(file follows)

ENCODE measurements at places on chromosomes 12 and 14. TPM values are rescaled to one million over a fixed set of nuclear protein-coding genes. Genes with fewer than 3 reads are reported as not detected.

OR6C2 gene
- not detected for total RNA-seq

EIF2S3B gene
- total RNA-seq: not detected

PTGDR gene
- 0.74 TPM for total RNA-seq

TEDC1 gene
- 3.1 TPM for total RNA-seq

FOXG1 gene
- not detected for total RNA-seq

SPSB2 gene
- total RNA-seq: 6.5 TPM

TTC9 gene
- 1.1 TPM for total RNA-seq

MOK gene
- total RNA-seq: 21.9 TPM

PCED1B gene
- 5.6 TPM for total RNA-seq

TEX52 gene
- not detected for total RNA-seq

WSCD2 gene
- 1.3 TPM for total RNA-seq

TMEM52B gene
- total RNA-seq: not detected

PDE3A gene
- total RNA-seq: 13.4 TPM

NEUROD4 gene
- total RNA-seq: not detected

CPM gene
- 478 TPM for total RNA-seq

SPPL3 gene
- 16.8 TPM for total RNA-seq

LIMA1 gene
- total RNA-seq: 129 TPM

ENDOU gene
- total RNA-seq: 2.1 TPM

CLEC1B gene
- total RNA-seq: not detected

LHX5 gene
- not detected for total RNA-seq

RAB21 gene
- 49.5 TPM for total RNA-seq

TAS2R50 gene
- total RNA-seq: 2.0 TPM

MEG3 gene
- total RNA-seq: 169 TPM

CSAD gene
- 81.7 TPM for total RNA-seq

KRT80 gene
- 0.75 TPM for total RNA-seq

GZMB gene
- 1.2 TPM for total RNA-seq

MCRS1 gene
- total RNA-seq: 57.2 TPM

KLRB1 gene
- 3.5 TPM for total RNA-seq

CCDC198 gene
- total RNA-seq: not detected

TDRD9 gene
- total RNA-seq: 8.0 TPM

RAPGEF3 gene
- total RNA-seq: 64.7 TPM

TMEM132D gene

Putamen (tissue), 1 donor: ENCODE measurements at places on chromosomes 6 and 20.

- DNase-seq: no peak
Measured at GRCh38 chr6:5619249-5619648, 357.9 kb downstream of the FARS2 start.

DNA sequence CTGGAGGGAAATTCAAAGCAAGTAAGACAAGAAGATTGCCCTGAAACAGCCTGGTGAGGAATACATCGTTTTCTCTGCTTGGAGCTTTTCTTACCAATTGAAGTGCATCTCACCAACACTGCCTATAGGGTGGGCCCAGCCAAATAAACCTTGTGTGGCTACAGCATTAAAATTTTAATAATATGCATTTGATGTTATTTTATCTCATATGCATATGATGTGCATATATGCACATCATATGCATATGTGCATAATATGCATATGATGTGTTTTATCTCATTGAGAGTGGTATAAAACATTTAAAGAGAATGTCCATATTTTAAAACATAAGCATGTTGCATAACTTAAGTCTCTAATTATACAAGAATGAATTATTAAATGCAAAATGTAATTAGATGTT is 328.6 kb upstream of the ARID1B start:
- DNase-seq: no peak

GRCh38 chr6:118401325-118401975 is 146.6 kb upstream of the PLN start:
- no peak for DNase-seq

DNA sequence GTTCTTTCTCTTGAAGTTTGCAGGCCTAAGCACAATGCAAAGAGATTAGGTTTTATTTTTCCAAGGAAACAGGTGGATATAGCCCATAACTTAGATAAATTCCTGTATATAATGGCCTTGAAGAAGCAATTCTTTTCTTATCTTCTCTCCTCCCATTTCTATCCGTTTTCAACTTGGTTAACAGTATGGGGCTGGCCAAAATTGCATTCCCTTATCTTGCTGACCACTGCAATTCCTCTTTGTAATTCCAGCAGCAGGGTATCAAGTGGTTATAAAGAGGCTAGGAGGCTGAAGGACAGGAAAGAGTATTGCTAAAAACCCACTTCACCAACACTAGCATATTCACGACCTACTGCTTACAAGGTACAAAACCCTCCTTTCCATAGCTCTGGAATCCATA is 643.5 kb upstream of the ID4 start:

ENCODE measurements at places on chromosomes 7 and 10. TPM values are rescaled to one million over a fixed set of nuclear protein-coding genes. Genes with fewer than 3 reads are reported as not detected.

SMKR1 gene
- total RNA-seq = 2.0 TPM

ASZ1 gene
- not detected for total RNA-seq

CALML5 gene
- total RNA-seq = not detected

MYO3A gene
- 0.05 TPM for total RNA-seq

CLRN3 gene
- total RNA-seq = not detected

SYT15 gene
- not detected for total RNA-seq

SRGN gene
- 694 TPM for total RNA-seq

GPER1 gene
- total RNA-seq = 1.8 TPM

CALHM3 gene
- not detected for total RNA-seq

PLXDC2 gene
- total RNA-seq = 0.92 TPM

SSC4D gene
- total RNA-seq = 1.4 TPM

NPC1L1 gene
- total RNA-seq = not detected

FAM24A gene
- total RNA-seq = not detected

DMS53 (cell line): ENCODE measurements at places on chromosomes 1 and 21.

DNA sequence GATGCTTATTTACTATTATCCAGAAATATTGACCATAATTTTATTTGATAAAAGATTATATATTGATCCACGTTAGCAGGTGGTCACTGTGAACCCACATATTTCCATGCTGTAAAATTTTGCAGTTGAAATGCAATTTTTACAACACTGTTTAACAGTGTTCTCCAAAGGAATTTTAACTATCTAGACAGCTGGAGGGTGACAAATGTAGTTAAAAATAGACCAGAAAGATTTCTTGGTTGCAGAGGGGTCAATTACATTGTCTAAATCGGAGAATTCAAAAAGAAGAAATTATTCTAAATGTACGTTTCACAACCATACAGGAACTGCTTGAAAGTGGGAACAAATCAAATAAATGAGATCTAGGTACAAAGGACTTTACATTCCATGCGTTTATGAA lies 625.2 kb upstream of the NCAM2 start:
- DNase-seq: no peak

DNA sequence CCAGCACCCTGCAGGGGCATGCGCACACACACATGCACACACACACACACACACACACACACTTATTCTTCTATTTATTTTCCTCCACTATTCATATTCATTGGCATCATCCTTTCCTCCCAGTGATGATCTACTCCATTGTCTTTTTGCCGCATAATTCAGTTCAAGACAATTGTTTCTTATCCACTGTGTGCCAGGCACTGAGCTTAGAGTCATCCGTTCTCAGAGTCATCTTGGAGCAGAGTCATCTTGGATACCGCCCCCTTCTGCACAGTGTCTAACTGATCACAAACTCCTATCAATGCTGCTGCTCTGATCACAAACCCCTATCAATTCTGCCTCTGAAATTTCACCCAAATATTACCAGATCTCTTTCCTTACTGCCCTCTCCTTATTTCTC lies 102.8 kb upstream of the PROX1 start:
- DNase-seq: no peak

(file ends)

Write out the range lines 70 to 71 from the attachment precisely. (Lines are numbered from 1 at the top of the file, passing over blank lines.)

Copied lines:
GRCh38 chr6:118401325-118401975 is 146.6 kb upstream of the PLN start:
- no peak for DNase-seq